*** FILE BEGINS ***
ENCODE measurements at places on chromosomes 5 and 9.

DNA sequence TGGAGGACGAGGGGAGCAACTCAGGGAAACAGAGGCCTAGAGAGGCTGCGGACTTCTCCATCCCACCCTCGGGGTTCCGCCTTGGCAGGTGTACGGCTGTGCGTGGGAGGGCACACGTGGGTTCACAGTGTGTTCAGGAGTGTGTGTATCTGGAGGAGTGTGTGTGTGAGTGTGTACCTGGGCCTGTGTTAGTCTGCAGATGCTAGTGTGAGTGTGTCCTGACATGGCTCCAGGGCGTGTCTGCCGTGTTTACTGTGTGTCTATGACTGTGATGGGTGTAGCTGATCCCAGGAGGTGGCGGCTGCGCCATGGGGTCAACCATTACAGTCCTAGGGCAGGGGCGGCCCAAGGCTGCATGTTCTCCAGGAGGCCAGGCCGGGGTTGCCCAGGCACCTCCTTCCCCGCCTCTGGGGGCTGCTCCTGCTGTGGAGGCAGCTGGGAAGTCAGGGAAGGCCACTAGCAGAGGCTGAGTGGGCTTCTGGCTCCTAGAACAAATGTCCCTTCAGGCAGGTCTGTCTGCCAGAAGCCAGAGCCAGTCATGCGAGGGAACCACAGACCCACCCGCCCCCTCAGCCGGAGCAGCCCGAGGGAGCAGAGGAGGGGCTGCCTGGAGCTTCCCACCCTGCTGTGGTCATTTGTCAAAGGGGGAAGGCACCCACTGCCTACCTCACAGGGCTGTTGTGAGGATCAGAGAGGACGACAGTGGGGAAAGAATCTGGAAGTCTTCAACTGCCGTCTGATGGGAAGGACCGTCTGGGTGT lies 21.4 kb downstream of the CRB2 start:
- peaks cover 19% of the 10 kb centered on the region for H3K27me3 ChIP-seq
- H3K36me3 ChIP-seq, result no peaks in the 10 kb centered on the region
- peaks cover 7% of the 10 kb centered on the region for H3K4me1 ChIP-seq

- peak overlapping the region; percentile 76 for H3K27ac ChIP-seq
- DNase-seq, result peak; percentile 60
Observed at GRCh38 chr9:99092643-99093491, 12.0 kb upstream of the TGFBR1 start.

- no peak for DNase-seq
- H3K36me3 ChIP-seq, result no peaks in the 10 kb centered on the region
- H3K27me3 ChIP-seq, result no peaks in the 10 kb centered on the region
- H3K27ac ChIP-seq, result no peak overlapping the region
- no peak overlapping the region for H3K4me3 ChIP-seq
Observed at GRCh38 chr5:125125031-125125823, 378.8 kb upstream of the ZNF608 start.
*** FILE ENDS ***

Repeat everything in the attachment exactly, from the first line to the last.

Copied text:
ENCODE measurements at places on chromosomes 5 and 9.

DNA sequence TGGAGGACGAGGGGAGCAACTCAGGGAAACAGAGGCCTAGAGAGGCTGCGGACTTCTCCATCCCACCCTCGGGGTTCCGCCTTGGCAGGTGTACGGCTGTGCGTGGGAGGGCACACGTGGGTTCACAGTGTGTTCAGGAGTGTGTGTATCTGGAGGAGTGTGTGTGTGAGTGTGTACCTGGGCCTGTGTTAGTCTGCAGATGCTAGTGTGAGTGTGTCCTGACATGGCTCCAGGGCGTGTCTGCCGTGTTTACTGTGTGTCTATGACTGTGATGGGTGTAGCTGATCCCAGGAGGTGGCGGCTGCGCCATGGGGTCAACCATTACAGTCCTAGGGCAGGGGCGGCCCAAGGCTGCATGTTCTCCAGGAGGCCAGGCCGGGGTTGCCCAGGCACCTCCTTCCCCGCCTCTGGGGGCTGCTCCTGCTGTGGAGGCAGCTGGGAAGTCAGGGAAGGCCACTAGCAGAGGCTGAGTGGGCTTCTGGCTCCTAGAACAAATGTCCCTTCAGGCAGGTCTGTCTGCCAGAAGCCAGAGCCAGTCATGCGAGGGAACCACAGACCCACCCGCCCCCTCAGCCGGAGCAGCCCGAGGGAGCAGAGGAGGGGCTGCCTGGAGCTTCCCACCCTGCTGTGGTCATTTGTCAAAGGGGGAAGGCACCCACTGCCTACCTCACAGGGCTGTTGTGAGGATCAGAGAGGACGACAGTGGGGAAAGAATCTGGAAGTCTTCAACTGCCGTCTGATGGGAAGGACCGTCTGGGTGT lies 21.4 kb downstream of the CRB2 start:
- peaks cover 19% of the 10 kb centered on the region for H3K27me3 ChIP-seq
- H3K36me3 ChIP-seq, result no peaks in the 10 kb centered on the region
- peaks cover 7% of the 10 kb centered on the region for H3K4me1 ChIP-seq

- peak overlapping the region; percentile 76 for H3K27ac ChIP-seq
- DNase-seq, result peak; percentile 60
Observed at GRCh38 chr9:99092643-99093491, 12.0 kb upstream of the TGFBR1 start.

- no peak for DNase-seq
- H3K36me3 ChIP-seq, result no peaks in the 10 kb centered on the region
- H3K27me3 ChIP-seq, result no peaks in the 10 kb centered on the region
- H3K27ac ChIP-seq, result no peak overlapping the region
- no peak overlapping the region for H3K4me3 ChIP-seq
Observed at GRCh38 chr5:125125031-125125823, 378.8 kb upstream of the ZNF608 start.